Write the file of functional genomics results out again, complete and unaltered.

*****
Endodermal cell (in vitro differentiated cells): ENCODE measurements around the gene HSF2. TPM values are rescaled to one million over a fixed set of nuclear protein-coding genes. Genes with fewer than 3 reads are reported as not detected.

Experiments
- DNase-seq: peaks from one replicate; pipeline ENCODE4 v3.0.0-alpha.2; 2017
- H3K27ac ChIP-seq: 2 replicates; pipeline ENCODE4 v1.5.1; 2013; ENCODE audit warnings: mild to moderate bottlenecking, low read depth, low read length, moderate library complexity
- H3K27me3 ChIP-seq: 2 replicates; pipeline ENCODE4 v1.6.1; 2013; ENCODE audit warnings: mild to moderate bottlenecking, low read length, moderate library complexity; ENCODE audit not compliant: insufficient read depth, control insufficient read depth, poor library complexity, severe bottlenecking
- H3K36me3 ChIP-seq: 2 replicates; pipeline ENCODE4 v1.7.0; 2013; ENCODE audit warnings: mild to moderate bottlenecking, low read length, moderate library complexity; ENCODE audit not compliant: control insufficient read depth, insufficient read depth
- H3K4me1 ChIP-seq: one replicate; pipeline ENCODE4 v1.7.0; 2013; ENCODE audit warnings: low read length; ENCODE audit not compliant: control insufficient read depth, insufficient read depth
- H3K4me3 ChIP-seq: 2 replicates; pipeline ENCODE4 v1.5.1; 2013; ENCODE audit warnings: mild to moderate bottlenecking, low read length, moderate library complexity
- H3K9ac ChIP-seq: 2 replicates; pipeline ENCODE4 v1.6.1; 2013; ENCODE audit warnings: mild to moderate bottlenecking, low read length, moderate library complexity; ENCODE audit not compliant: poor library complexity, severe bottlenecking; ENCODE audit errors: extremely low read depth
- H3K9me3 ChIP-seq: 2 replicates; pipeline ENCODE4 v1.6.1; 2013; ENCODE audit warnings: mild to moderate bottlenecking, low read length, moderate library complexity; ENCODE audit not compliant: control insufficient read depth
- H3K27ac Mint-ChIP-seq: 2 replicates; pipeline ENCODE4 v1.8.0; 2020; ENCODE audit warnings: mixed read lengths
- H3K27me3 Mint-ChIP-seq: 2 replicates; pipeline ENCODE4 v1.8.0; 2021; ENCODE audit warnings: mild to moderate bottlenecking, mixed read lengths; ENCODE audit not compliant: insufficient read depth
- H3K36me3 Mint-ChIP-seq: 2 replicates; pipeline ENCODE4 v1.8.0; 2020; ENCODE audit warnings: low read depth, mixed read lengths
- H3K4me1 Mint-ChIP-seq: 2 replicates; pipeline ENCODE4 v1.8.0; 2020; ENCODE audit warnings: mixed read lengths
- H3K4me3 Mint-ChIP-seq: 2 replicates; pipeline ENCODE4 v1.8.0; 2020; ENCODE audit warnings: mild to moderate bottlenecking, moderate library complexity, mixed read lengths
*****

Endodermal cell (in vitro differentiated cells): ENCODE measurements around the gene HSF2. TPM values are rescaled to one million over a fixed set of nuclear protein-coding genes. Genes with fewer than 3 reads are reported as not detected.

Experiments
- DNase-seq: peaks from one replicate; pipeline ENCODE4 v3.0.0-alpha.2; 2017
- H3K27ac ChIP-seq: 2 replicates; pipeline ENCODE4 v1.5.1; 2013; ENCODE audit warnings: mild to moderate bottlenecking, low read depth, low read length, moderate library complexity
- H3K27me3 ChIP-seq: 2 replicates; pipeline ENCODE4 v1.6.1; 2013; ENCODE audit warnings: mild to moderate bottlenecking, low read length, moderate library complexity; ENCODE audit not compliant: insufficient read depth, control insufficient read depth, poor library complexity, severe bottlenecking
- H3K36me3 ChIP-seq: 2 replicates; pipeline ENCODE4 v1.7.0; 2013; ENCODE audit warnings: mild to moderate bottlenecking, low read length, moderate library complexity; ENCODE audit not compliant: control insufficient read depth, insufficient read depth
- H3K4me1 ChIP-seq: one replicate; pipeline ENCODE4 v1.7.0; 2013; ENCODE audit warnings: low read length; ENCODE audit not compliant: control insufficient read depth, insufficient read depth
- H3K4me3 ChIP-seq: 2 replicates; pipeline ENCODE4 v1.5.1; 2013; ENCODE audit warnings: mild to moderate bottlenecking, low read length, moderate library complexity
- H3K9ac ChIP-seq: 2 replicates; pipeline ENCODE4 v1.6.1; 2013; ENCODE audit warnings: mild to moderate bottlenecking, low read length, moderate library complexity; ENCODE audit not compliant: poor library complexity, severe bottlenecking; ENCODE audit errors: extremely low read depth
- H3K9me3 ChIP-seq: 2 replicates; pipeline ENCODE4 v1.6.1; 2013; ENCODE audit warnings: mild to moderate bottlenecking, low read length, moderate library complexity; ENCODE audit not compliant: control insufficient read depth
- H3K27ac Mint-ChIP-seq: 2 replicates; pipeline ENCODE4 v1.8.0; 2020; ENCODE audit warnings: mixed read lengths
- H3K27me3 Mint-ChIP-seq: 2 replicates; pipeline ENCODE4 v1.8.0; 2021; ENCODE audit warnings: mild to moderate bottlenecking, mixed read lengths; ENCODE audit not compliant: insufficient read depth
- H3K36me3 Mint-ChIP-seq: 2 replicates; pipeline ENCODE4 v1.8.0; 2020; ENCODE audit warnings: low read depth, mixed read lengths
- H3K4me1 Mint-ChIP-seq: 2 replicates; pipeline ENCODE4 v1.8.0; 2020; ENCODE audit warnings: mixed read lengths
- H3K4me3 Mint-ChIP-seq: 2 replicates; pipeline ENCODE4 v1.8.0; 2020; ENCODE audit warnings: mild to moderate bottlenecking, moderate library complexity, mixed read lengths